Marine problems: Aquaculture
When done properly, some forms of aquaculture can indeed help take pressure off wild fisheries and provide needed income to coastal communities.
However, as production rises, so too can aquaculture's impacts on the environment and wild marine species, through:
- competition for space
- escaped farmed fish
- parasites and disease
- the use of wild-caught fish for fish feed
- the use of wild-caught fish for farming
- conflict with predators, such as seabirds, seals, and starfish
However, the detrimental impacts can be huge, and have even proven disastrous in some parts of the world. Impacts on local marine biodiversity can in turn cause problems for local communities that rely on marine resources for their livelihoods.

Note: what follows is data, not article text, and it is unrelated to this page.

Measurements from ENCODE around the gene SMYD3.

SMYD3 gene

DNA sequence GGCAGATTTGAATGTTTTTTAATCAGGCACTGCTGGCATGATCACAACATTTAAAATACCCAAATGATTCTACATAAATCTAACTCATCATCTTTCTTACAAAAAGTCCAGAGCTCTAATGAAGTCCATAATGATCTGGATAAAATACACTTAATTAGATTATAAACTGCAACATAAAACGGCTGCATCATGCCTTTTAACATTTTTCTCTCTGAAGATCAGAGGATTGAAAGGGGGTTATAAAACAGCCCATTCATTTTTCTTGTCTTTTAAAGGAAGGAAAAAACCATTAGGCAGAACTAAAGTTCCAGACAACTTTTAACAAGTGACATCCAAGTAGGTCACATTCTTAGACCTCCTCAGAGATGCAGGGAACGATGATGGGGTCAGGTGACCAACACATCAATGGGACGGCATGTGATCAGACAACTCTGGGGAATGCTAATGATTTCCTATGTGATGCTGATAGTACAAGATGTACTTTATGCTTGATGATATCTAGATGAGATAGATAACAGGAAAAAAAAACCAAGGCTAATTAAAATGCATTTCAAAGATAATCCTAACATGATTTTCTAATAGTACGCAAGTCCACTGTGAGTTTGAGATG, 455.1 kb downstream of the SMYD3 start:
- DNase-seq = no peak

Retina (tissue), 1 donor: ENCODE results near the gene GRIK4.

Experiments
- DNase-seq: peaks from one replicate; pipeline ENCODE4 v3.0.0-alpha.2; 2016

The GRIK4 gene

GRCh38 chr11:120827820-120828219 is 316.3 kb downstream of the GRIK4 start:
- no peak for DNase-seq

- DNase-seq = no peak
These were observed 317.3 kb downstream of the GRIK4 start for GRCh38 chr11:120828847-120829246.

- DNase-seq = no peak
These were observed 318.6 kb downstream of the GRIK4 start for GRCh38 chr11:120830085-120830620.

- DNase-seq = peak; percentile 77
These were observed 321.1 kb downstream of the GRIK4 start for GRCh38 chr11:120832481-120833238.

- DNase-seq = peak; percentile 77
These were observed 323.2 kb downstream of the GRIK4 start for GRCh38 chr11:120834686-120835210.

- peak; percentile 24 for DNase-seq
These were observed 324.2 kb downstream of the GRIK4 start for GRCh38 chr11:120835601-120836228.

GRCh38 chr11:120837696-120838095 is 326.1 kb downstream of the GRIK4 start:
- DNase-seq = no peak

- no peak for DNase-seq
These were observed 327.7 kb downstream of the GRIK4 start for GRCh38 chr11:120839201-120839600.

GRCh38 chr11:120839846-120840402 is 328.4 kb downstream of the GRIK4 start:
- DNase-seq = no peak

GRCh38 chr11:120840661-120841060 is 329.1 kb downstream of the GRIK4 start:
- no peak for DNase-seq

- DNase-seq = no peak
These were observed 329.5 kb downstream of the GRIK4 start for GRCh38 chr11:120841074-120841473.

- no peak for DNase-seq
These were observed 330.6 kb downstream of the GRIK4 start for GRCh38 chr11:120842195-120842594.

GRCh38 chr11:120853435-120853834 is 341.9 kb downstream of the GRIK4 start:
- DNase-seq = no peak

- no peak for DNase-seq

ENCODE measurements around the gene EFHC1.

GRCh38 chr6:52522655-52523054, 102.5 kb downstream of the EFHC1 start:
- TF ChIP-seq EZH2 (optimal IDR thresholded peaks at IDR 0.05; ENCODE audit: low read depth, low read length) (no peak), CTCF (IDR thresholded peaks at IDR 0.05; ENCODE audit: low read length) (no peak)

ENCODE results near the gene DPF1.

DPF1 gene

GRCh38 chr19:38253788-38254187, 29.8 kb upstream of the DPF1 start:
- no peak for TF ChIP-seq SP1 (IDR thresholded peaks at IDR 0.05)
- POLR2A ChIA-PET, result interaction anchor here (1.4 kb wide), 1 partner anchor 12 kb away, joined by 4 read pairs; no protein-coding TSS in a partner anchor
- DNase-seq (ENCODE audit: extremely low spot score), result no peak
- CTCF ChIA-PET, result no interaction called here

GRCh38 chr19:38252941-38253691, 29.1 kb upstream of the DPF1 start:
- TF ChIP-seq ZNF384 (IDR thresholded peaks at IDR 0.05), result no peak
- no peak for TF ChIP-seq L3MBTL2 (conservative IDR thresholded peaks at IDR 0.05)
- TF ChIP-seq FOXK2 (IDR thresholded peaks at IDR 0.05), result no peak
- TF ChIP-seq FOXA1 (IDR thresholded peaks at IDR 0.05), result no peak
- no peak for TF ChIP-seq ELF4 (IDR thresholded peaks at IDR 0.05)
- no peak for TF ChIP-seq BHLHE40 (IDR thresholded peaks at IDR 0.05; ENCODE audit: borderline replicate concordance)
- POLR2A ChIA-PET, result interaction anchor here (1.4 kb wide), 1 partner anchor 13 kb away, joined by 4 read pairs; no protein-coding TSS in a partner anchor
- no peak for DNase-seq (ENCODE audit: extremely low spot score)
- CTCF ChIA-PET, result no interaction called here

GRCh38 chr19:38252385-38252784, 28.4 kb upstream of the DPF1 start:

Wild Atlantic salmon in crisis
Over the same time period, farmed salmon production in the North Atlantic Ocean has increased 55-fold, reaching 700,000 tonnes in 2002. Threats from salmon farming are now adding to the pressure on wild salmon.
In Norway, where almost half the remaining populations of wild Atlantic salmon still survive, escaped farmed fish are invading the sea and rivers where wild salmon are struggling to survive. Norwegian wild salmon are also under threat from infestations of sealice from salmon farms. There are indications that sealice infestations could also affect wild salmon on the west coast of Canada.